Blore-Smith is a careful portrait of a thoroughly undeveloped young man who lives only on the outer fringes of life and who desperately wants a taste of what he calls “the real thing.” He is certainly in need of transformation; he suffers from a speech impediment, a tendency to blush, and he is physically ungainly. Having inherited a comfortable income, he has no need to earn a living, and he passes much of the day aimlessly in cinemas and art galleries or reading in his room. When he does decide to act, he does so nervously and impulsively, paying two hundred pounds for a picture which is worth almost nothing. He has very little idea of what he wants to do with his life and finds it all very disappointing. “One doesn’t seem to get any of the things one expected,” he complains on his first meeting with Maltravers.
His initiation into the “real thing,” however, is painful. He gets the sexual experience he desires, but he remembers little about it, and his “involvement” with life acts almost entirely to his disadvantage, since he is a passive and easy victim of his worldly-wise companions. At the end of the novel, he has at least learned what he does not want, although there are no clear indications that he is any nearer to defining what he does want or to finding his way successfully through life. He has traded an unwanted innocence for an equally undesirable awakening into a futile and treacherous world.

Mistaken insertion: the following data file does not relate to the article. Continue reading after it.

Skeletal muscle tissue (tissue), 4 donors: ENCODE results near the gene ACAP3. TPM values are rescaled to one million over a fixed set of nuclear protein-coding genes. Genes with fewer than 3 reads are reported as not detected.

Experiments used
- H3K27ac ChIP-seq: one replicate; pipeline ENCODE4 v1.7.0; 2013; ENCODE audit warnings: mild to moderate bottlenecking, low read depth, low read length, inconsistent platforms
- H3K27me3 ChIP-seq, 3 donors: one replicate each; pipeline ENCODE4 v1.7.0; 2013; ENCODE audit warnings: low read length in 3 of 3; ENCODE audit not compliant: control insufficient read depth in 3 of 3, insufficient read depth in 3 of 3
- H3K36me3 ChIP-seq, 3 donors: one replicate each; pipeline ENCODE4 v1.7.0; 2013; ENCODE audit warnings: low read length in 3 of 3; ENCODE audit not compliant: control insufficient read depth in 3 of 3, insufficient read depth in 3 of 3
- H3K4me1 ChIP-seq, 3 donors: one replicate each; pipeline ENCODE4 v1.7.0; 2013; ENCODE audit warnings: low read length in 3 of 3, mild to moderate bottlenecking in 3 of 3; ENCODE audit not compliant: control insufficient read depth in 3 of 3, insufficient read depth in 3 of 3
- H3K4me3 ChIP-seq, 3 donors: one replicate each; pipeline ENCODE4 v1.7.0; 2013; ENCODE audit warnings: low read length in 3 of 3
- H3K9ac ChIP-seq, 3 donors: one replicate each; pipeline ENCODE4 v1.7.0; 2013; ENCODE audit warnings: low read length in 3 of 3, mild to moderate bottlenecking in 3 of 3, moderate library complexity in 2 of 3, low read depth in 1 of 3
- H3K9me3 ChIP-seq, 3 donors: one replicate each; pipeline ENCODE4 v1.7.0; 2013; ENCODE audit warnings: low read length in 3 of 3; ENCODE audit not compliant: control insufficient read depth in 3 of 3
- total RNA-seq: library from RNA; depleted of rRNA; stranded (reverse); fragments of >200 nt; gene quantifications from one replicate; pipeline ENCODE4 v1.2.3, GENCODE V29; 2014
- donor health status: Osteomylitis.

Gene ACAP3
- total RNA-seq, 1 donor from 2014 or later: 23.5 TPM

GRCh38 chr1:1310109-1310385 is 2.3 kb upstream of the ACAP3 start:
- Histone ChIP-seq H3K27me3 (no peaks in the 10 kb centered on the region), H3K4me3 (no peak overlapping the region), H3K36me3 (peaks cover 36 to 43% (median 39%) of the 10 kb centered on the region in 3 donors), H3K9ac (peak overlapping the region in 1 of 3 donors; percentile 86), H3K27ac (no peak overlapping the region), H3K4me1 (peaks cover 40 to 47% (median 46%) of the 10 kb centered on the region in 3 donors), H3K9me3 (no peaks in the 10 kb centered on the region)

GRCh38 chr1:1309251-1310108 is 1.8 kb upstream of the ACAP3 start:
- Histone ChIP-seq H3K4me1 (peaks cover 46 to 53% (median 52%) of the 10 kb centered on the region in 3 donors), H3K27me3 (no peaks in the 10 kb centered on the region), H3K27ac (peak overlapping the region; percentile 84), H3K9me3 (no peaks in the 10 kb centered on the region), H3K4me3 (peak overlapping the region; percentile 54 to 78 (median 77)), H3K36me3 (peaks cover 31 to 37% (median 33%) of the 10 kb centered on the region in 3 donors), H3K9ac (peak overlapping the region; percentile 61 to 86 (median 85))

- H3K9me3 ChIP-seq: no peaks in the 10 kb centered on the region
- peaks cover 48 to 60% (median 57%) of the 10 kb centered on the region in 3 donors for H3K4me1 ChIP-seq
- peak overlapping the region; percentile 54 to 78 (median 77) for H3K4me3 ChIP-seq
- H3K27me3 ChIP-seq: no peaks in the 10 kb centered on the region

(The entire section is 529 words.)